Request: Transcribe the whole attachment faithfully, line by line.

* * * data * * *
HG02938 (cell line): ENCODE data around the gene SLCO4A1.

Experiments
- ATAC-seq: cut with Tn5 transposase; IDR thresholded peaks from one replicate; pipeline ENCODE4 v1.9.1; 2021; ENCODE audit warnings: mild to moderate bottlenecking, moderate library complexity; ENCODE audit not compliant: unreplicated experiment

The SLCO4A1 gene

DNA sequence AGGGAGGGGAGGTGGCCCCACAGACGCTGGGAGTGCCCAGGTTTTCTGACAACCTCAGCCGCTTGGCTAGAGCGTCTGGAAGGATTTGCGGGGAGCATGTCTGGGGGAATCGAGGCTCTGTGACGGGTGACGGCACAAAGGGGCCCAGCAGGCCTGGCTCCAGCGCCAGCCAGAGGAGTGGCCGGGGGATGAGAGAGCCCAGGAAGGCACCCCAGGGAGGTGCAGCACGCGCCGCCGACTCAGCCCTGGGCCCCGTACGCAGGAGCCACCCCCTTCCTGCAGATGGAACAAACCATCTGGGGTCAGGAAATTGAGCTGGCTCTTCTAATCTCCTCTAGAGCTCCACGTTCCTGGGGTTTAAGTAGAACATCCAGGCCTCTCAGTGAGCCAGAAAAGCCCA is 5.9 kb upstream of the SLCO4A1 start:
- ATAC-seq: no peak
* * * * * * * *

HG02938 (cell line): ENCODE data around the gene SLCO4A1.

Experiments
- ATAC-seq: cut with Tn5 transposase; IDR thresholded peaks from one replicate; pipeline ENCODE4 v1.9.1; 2021; ENCODE audit warnings: mild to moderate bottlenecking, moderate library complexity; ENCODE audit not compliant: unreplicated experiment

The SLCO4A1 gene

DNA sequence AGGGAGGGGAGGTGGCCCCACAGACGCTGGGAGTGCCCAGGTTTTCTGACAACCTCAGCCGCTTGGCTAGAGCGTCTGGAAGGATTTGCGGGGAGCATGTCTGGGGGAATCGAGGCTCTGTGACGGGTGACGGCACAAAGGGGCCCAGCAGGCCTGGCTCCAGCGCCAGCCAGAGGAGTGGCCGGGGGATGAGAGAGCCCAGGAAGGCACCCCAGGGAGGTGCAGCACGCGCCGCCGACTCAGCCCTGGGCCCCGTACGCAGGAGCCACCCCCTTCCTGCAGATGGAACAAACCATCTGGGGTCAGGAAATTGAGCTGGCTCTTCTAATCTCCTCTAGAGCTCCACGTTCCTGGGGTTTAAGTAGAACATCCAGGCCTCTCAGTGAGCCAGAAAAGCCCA is 5.9 kb upstream of the SLCO4A1 start:
- ATAC-seq: no peak